Specimen of the Month from the KGS Collection: Crocoite
Crocoite is a rare and unusual mineral, and this Tasmanian specimen on display in the Mining and Mineral Resources Building on the UK campus was bought by KGS many years ago. Crocoite is a lead chromate, consisting of a lead and chromium oxide that has a high specific gravity. It is relatively soft and is sometimes confused with wulfenite, a lead molybdenum oxide that has a square and tabular habit (the shape of an individual crystal or crystal group) and more yellowish color.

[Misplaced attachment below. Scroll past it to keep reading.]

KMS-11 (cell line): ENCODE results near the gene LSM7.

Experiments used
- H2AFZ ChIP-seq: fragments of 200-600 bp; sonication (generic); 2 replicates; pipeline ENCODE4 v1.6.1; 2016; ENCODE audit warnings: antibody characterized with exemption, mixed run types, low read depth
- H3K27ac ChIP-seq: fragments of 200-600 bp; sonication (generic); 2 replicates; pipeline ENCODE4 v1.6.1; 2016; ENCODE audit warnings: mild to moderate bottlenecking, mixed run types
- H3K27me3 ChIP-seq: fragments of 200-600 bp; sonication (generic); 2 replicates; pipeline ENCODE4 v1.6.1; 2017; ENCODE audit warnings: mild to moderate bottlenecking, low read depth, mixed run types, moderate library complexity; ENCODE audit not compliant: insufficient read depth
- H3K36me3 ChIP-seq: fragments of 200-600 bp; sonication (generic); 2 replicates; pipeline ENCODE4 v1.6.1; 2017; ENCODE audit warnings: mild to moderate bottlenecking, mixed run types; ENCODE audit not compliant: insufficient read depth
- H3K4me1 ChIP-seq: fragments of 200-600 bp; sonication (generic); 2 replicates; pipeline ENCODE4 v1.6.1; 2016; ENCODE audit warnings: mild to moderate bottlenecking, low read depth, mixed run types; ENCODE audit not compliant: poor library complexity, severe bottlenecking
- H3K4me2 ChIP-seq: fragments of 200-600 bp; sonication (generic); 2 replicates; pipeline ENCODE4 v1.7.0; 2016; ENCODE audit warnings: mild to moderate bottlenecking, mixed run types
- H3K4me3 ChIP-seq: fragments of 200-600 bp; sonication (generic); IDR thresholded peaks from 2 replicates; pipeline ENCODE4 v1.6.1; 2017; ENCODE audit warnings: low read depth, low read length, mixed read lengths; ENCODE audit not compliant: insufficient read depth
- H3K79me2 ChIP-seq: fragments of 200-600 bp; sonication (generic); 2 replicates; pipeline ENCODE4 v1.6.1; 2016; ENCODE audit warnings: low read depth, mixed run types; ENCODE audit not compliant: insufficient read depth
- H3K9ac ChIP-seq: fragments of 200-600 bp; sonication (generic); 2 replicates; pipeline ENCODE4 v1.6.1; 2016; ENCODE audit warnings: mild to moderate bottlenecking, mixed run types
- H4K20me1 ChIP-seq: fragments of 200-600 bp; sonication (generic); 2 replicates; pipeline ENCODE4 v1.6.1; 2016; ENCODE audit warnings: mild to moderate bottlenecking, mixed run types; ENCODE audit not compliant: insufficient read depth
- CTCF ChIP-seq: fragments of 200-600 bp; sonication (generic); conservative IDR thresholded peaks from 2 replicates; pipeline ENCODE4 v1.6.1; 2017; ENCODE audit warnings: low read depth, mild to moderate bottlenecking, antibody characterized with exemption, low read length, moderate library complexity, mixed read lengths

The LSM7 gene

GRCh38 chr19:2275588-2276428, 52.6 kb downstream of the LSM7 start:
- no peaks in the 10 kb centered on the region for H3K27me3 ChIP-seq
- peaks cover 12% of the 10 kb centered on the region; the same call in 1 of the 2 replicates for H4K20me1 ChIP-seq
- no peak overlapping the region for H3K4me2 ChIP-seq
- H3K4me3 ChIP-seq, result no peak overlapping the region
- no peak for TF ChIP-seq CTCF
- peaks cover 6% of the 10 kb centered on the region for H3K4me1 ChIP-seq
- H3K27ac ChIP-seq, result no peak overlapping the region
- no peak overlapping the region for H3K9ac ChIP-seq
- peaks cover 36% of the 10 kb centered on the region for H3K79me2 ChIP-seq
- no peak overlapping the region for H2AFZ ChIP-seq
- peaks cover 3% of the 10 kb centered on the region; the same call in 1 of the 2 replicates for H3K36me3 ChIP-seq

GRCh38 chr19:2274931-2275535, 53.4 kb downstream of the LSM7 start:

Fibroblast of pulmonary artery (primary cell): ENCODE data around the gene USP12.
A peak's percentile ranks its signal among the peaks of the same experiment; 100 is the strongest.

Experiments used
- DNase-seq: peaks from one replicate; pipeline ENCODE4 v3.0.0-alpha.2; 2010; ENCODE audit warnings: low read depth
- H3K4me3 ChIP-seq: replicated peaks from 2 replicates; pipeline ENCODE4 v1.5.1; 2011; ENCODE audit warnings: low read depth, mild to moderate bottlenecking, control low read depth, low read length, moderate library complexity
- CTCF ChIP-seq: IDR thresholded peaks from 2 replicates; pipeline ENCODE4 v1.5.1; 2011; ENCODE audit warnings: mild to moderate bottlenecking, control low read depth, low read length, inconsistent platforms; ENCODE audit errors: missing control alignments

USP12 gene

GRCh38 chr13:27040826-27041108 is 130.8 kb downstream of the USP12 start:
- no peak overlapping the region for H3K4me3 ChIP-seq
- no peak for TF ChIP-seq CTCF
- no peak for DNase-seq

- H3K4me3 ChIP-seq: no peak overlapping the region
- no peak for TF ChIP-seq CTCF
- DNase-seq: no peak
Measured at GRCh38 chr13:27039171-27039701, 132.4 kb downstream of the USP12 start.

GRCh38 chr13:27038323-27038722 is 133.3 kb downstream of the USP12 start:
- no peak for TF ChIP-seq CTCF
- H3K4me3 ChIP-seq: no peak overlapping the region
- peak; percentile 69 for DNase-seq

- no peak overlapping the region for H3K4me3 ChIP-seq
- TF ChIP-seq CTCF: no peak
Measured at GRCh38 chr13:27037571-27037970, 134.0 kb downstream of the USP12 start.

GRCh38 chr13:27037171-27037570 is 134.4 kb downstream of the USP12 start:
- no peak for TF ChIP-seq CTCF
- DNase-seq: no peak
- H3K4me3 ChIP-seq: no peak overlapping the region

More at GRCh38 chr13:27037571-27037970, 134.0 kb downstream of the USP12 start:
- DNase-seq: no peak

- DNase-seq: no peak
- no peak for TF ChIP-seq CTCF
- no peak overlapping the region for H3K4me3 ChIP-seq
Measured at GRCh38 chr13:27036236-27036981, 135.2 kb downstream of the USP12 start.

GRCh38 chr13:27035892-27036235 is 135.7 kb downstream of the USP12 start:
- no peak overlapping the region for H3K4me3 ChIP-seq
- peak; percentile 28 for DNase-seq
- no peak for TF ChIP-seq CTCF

Crocoite was discovered in the late 1700s and occurs in the oxidized zone of lead deposits, which is sometimes associated with quartz and gold veins. It is renowned for its bright red to orange color, slender columnar structure, and interlocking crystals. It has been found at numerous places, including the United States, but the most famous locality is in Tasmania, a south Australian island. When these magnificent crystals were found at the Tasmanian lead mines, crocoite quickly catapulted onto the international collector stage.
Because crocoite contains lead and chromium, it is somewhat toxic, so take care in handling one of these specimens. Exposure to sunlight may dampen the color and luster of the specimen.